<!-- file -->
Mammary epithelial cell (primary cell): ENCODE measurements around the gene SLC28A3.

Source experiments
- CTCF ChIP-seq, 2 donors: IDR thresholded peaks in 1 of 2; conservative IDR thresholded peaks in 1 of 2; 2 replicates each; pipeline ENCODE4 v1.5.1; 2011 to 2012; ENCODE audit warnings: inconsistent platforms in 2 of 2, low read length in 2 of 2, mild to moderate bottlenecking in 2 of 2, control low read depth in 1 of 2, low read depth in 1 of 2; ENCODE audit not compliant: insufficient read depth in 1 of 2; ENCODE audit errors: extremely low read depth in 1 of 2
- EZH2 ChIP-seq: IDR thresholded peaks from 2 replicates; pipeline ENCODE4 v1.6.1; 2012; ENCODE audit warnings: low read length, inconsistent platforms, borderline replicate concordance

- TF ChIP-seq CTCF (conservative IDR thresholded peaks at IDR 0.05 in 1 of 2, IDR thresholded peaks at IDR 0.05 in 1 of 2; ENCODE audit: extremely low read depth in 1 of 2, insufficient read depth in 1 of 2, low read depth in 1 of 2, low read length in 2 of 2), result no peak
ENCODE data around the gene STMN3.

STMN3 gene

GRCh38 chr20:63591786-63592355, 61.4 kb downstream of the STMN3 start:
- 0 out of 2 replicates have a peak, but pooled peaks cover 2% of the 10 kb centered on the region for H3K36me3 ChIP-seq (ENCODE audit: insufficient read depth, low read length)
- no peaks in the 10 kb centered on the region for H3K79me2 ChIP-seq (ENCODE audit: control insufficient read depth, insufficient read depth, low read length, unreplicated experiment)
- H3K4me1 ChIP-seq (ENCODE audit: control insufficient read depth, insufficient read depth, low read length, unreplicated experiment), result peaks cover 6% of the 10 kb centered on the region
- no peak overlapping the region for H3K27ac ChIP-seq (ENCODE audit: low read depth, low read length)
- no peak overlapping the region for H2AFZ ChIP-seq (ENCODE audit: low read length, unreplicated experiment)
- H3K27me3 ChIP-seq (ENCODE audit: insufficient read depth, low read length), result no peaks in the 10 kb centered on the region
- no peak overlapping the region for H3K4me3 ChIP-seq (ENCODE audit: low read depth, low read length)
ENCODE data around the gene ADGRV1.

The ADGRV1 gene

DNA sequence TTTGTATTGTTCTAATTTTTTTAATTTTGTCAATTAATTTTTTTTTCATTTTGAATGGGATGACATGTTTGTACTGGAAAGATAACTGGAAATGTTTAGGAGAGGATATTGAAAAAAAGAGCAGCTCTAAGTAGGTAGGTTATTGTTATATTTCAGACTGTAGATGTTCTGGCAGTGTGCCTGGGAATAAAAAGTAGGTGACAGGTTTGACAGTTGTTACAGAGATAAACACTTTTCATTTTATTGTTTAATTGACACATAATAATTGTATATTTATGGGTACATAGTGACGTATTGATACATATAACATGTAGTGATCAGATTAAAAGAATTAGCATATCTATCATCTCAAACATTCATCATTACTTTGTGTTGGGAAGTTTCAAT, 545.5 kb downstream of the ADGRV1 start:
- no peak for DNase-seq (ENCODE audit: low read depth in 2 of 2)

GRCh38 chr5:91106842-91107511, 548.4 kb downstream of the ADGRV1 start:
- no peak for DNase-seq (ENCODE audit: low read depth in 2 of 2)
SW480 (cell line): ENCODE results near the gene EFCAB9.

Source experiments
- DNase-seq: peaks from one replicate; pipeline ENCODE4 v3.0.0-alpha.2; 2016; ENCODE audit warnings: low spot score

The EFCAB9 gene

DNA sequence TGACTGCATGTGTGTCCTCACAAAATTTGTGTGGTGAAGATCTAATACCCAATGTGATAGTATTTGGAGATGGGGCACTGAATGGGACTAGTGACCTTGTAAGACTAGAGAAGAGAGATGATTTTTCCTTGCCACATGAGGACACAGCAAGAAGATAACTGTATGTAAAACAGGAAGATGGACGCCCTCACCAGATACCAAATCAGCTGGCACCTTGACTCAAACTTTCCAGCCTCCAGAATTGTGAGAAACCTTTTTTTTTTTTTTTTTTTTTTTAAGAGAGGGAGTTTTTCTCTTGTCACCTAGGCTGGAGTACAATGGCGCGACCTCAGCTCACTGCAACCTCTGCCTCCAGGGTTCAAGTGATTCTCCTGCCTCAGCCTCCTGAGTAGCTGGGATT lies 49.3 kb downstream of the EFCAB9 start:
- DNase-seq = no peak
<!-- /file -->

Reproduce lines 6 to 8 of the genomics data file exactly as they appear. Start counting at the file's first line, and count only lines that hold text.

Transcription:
ENCODE data around the gene STMN3.

STMN3 gene

GRCh38 chr20:63591786-63592355, 61.4 kb downstream of the STMN3 start: